How To Create The Future
"Our hypotheses in molecular biology are becoming increasingly complex, but the ways in which biologists are visualizing these hypotheses remain relatively crude. Having better models will allow researchers to see their work in a different light and to formulate different and better questions."
"I'm always thinking about aesthetics. While scientific accuracy is of utmost importance in my models and animations of molecules, I'm also looking for a pleasing balance of color, shape, and lighting. The better I can make a molecule look, the more a researcher or student is likely to look at it, and the more they can gain scientifically."
"Making out-of-the-box software--designed for animating people and animals--work for animating molecules and cells isn't easy. I've dealt with this in two ways: just tinkering around on the computer in my animation software until I come to a reasonable solution; or getting away from my computer, going for a walk, sleeping on it, or chatting with fellow animators."
Enters the University of California, San Francisco as a graduate student; joins Dyche Mullins lab to study molecular underpinnings of how cells crawl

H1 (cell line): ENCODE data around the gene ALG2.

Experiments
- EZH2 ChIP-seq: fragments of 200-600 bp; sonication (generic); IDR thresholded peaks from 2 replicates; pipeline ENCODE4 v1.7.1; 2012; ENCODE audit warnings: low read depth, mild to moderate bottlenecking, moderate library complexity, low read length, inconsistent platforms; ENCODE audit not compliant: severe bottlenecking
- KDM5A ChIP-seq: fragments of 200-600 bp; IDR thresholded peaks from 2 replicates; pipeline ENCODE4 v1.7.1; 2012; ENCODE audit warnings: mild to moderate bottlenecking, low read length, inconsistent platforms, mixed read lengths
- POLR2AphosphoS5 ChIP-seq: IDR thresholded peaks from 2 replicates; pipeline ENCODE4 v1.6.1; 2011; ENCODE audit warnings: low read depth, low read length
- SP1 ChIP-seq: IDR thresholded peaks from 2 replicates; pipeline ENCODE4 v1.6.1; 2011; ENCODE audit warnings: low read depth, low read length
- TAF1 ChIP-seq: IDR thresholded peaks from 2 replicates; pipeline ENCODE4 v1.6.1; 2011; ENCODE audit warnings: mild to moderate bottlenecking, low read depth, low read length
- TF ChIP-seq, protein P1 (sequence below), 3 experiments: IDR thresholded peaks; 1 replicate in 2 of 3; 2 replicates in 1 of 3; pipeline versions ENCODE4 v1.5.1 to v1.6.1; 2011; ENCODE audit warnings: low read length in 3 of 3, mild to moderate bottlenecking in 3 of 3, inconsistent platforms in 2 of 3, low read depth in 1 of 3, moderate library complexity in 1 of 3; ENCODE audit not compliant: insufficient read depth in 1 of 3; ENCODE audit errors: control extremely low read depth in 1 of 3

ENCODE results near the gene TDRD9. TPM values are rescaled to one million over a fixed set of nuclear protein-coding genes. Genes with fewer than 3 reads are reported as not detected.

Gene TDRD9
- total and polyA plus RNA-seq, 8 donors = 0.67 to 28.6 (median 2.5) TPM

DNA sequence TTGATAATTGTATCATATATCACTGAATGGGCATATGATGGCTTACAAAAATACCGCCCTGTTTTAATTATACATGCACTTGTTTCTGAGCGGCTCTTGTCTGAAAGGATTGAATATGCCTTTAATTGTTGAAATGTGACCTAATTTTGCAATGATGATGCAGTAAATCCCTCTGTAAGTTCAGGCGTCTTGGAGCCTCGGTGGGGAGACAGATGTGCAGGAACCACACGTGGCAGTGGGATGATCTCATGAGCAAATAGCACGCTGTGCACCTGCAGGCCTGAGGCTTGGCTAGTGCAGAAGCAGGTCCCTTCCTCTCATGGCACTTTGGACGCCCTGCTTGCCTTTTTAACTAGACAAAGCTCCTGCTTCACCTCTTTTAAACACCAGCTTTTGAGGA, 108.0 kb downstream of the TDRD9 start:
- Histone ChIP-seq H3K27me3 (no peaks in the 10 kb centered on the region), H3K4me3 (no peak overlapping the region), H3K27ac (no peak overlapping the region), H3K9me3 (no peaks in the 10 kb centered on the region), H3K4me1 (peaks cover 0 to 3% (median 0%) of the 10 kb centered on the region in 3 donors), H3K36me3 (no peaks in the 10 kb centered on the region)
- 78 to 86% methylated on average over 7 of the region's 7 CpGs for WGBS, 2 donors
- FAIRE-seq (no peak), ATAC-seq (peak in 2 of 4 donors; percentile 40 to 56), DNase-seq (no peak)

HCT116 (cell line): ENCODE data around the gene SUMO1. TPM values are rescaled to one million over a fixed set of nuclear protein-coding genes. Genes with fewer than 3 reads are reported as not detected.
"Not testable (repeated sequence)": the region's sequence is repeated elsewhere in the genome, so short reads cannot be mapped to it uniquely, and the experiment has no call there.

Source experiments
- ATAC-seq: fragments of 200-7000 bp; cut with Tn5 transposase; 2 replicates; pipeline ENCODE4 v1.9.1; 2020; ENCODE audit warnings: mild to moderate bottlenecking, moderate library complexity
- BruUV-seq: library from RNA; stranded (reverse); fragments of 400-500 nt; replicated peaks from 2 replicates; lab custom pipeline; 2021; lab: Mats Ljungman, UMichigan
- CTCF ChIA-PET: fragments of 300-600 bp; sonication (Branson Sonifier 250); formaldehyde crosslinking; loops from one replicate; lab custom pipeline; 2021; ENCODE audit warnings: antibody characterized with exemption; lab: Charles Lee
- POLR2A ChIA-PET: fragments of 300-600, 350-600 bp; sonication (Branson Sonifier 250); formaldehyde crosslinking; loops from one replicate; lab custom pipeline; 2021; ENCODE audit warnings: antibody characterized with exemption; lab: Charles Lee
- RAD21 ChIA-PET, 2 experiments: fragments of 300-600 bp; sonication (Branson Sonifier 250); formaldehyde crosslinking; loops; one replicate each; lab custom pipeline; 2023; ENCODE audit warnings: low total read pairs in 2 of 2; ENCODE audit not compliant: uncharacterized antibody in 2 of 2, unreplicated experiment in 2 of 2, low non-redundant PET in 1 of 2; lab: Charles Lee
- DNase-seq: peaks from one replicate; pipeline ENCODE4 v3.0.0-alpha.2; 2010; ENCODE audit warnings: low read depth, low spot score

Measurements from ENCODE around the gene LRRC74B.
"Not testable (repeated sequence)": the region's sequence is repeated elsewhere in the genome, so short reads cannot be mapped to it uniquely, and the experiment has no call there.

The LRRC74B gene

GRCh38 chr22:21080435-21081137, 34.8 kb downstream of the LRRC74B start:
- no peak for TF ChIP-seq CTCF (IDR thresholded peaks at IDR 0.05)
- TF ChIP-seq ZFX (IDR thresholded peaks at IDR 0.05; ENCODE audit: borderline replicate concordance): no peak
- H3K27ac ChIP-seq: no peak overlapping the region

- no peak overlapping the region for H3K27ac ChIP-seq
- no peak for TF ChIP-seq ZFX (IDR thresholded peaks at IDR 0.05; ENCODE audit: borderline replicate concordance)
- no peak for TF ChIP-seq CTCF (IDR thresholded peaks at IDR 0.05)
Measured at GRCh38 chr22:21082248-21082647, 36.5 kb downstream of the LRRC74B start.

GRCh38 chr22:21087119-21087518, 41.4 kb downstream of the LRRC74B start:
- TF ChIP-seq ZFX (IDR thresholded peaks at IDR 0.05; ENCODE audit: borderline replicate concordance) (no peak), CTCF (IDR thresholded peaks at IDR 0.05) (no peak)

Takes animation course at San Francisco State University; starts animating molecular hypotheses at Dyche Mullins lab
Graduates from UCSF with PhD in cell biology; graduates from Gnomon School of Visual Effects
Joins laboratory of Nobel laureate Jack W. Szostak at Massachusetts General Hospital; starts "Exploring Origins" project to describe theories on life formation on early Earth
Joins faculty at Harvard Medical School
Receives grant from the National Science Foundation to develop software that allows researchers to readily and intuitively create their own molecular animations
Illustration by Alison Cowles
A version of this article appears in the June 2012 issue of Fast Company.